Shares of FSLR rose over 10% on the news.
First Solar previously failed to get a U.S. loan guarantee to help finance its construction for the plant. Since Solyndra filed for bankruptcy, the solar industry has struggled with financing problems.
Short-sellers like Jim Chanos have been short FSLR for many months as a way to profit from overly indebted European governments that would have a tough time subsidizing the solar industry.
In addition, Chanos was critical of the high cost of solar energy production.
"It still costs almost three times a kilowatt hour for solar power than regular natural gas or coal fired power. That’s number one. You can’t use it for base load. Solar stocks all rallied on the Japanese nuclear problem. Wind and solar may one day be there but they cannot do base load and you need still core power plants."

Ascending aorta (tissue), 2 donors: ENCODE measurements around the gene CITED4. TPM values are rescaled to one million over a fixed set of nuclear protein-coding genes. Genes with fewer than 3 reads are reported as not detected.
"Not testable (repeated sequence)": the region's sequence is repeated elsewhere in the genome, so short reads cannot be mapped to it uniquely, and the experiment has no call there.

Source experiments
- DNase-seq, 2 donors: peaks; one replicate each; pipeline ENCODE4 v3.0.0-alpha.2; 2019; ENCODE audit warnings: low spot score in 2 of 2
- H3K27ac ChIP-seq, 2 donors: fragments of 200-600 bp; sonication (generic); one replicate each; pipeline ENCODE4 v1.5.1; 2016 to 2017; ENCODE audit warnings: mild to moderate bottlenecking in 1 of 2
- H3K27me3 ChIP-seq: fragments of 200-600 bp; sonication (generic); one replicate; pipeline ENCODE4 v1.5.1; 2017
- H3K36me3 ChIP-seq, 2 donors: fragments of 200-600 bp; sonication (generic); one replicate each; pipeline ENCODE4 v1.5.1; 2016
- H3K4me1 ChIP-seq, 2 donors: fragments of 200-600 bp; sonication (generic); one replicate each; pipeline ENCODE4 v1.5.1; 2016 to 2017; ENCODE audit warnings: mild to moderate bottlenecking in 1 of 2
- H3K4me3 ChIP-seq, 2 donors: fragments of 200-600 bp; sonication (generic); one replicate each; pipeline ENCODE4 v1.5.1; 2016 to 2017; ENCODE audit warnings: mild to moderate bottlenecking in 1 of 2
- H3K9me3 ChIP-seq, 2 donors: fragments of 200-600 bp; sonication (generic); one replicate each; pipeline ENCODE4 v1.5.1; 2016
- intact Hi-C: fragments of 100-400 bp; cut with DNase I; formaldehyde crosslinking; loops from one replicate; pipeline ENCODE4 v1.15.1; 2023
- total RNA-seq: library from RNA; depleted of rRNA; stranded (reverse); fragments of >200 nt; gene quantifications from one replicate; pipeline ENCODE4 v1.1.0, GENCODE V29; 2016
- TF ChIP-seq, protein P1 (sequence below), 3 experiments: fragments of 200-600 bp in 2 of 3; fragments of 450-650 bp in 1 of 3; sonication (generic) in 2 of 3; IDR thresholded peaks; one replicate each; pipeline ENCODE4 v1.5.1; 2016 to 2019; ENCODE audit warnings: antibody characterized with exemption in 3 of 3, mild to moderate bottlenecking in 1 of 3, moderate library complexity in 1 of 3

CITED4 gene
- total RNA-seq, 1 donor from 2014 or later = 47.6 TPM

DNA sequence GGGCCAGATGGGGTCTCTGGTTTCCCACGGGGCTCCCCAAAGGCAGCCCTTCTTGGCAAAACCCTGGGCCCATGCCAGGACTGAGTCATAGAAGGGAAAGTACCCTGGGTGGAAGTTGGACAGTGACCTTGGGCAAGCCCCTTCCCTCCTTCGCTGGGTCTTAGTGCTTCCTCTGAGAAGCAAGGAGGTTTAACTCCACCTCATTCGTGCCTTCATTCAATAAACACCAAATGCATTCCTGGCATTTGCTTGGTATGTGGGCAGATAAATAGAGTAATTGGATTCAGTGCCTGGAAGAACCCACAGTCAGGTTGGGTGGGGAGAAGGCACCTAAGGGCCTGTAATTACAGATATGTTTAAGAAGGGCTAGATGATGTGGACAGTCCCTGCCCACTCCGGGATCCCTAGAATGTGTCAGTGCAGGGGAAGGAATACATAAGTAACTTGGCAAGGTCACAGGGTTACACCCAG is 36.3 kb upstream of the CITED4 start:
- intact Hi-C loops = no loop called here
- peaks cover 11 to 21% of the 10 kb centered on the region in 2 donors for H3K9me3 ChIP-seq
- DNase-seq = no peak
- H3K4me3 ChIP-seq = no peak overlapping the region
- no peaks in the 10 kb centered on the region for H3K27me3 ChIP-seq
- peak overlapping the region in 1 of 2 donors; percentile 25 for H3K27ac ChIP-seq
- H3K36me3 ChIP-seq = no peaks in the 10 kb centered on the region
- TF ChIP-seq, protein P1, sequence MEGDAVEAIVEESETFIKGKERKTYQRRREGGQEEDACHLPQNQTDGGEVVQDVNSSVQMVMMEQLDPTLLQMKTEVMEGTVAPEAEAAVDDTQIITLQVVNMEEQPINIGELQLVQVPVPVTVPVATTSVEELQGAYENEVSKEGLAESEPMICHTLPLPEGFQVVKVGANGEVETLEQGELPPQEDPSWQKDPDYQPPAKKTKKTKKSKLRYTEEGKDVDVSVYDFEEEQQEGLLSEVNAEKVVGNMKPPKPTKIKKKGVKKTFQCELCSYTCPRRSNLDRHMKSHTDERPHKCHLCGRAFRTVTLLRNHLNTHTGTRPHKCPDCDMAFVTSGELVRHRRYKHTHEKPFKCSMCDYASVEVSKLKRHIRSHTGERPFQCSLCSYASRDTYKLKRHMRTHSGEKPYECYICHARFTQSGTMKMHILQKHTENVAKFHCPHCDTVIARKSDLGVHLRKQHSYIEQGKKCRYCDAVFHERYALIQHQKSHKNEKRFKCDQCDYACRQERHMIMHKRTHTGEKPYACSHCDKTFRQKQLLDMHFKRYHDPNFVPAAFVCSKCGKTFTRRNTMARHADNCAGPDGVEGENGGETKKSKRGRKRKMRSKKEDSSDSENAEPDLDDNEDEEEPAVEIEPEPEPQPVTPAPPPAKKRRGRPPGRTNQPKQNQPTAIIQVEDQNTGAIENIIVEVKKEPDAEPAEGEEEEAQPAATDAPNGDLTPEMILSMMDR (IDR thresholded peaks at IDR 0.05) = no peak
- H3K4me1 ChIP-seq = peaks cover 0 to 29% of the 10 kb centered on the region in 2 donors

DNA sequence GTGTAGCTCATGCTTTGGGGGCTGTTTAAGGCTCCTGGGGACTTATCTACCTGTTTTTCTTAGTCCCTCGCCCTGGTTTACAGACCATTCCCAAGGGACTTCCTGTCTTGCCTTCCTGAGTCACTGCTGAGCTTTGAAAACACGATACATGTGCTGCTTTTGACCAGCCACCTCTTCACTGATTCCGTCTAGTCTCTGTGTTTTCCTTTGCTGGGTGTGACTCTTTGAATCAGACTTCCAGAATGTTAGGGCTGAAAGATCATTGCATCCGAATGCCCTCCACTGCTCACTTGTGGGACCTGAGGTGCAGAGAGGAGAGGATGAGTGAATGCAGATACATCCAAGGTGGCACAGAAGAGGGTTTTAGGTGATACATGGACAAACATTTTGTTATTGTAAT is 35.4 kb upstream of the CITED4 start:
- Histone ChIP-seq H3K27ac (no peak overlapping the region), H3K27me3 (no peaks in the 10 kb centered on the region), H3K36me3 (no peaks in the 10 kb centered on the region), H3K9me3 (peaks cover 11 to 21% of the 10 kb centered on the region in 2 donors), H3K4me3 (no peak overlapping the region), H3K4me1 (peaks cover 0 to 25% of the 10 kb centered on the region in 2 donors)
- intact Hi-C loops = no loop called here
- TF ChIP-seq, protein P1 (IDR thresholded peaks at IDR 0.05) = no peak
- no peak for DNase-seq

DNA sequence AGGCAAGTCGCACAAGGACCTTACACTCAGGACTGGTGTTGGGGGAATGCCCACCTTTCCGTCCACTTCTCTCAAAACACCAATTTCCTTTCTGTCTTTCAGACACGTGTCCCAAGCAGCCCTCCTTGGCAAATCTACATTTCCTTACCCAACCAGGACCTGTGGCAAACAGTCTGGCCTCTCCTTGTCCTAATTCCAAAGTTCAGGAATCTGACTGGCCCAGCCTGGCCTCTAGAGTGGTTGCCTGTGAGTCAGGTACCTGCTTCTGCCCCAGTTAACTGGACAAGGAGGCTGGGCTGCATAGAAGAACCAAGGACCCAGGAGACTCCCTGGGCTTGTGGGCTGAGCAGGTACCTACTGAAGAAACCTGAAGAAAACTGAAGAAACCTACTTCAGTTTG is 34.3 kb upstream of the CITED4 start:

Buffet's current investment is about $1.6 billion and the plant will generate enough power for about 160,000 homes.
Greg Abel president and chief executive officer of MidAmerican obviously does not agree with Chanos that solar is an inefficient technology. Abel said the deal “demonstrates that solar energy is a commercially viable technology without the support of governmental loan guarantees,”
Nonetheless, FSLR shares have been battered over the last year from $160 to $50 per share.